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Federal IT Will Survive the Budget Deal 104

Posted by samzenpus
from the surviving-the-it-ceiling dept.
jfruhlinger writes "Like most people in America — and like most government workers in particular — federal IT staffers are wondering how the recent budget deal will affect them. It seems they won't suffer much, for two reasons: there was already a major tech consolidation effort underway, and everyone involved is hoping IT initiatives will result in cost-savings in other areas of government operations. In particular, federal moves to the cloud — which can yield considerable savings, despite a need for up-front investment that deters some shops — will continue."
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Federal IT Will Survive the Budget Deal

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  • What didn't survive the 'budget deal'?
    • That separation of powers thing, where Congress (and only Congress) is authorized to borrow money.
      • by Nadaka (224565)

        Care to point at some sources? Last I checked, congress still has that exclusive power, though there was talk that if congress failed, an executive order might be used to save the country.

        • Exclusive power was designed out at the time of the constitution - it's a checks and balances thing.

          The Constitution is openly ignored now, of course, but if any branch has any exclusive power, it's definitely not the legislature and definitely not over the budget.

        • by Seumas (6865)

          Congress was once a part of a separate branch of government to counter balance the power of the other two. Long ago, they essentially just turned into a timid lapdog of the sitting president. They'll bitch and moan and showboat for a few weeks or months, when when it comes down to it, they'll mostly do what the president wants them to do.

    • by Nadaka (224565)

      What didn't survive the 'budget deal'?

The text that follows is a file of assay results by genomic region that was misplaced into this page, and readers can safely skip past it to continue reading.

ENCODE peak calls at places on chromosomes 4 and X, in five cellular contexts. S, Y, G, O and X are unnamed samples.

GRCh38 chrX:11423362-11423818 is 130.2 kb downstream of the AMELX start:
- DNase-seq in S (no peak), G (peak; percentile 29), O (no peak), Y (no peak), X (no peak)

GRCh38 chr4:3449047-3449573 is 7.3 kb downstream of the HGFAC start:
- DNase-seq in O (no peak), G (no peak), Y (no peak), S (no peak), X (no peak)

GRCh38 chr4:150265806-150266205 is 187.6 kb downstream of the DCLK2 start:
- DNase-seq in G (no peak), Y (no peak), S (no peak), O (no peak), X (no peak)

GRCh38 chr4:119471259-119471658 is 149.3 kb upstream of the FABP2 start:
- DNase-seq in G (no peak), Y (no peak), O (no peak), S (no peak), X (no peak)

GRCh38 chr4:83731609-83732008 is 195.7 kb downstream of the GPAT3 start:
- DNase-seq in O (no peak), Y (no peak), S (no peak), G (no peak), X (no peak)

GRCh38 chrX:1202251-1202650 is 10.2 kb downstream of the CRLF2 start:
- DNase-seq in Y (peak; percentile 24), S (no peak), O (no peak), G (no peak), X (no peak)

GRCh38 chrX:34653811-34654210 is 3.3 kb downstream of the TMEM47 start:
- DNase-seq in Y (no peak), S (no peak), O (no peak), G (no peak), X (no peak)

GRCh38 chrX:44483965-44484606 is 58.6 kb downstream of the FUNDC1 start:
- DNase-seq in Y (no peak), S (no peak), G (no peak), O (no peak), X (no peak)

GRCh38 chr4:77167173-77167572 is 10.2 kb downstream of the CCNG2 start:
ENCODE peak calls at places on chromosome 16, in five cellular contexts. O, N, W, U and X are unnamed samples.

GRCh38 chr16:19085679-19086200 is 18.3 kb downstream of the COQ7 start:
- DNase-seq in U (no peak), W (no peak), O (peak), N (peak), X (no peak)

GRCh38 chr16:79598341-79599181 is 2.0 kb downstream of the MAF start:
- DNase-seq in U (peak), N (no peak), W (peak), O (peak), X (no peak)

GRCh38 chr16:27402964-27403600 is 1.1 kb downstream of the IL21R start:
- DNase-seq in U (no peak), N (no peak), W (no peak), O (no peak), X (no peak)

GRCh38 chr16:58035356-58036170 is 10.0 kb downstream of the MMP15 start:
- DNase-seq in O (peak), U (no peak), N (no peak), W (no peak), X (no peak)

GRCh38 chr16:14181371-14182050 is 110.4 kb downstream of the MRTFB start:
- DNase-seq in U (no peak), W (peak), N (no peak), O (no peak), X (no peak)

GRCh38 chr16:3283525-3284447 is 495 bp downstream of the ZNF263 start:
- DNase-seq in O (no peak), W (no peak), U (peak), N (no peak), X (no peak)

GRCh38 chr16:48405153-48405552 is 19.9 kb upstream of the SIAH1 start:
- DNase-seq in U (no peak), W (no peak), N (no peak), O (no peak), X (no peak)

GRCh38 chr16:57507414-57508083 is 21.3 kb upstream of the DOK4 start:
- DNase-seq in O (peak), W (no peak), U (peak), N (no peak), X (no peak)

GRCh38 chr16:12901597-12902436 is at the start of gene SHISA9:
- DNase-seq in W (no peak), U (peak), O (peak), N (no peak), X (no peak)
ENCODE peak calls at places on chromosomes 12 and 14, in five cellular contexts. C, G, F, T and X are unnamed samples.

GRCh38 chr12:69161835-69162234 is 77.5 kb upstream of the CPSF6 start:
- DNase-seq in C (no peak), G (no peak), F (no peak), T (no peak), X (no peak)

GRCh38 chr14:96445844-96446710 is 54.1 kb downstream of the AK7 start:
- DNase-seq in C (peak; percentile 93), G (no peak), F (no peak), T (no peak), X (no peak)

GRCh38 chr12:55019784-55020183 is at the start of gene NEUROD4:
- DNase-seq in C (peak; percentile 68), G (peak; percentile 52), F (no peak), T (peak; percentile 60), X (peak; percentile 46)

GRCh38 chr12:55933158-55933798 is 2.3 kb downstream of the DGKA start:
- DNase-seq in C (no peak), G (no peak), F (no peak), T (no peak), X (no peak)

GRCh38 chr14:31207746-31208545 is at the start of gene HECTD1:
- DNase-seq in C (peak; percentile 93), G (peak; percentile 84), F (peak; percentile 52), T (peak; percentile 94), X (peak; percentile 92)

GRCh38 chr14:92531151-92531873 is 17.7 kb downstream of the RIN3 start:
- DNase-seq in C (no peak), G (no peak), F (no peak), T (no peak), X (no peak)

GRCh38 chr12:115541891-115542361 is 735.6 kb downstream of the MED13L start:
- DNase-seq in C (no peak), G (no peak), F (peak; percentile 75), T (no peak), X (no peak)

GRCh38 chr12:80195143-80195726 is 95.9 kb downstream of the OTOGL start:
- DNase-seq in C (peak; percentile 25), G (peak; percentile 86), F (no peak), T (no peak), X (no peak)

The stability of this nation and my faith in humanity.

    • Re: (Score:3, Insightful)

      by mr1911 (1942298)

      What didn't survive the 'budget deal'?

      Any meaningful deficit reduction.

    • I'm guessing some education funding and some scientific research funding. But don't worry, I'm sure congress will do their best to make sure only the ineffective educational programs get cut, and that the most important research projects will be adequately funded.

      Oh wait..."their best" isn't really a comforting thought...
      • Not even that. If you look at the deal, all they have agreed to is to not increase spending by as much as they had planned on...and even that they won't start for a couple of years. They are hoping that by then this fuss will be safely forgotten and they can increase spending not only by as much as they had originally planned, but by even more. There is no spending cuts in the "debt deal". When Washington "cuts spending" it means they won't increase spending by as much as they said they would. What they usu
      • Next years spending increases. I really, really, REALLY wish the media didn't go long with the spin that is included with baseline budgeting. Here is, as of my quick glance before posting, a description of the atrocity known as baseline budgeting.

        http://en.wikipedia.org/wiki/Baseline_(budgeting) [wikipedia.org] [wikipedia.org]

        In short, next years budget will be bigger than this years budget. In 2011, we spent about 3.8 Trillion (3,800,000,000,000) (We'll ignore the fact we went most of 2011 without a budget) and had a defi

    • by Maltheus (248271)

      The US dollar.

    • Next years spending increases. I really, really, REALLY wish the media didn't go long with the spin that is included with baseline budgeting. Here is, as of my quick glance before posting, a description of the atrocity known as baseline budgeting.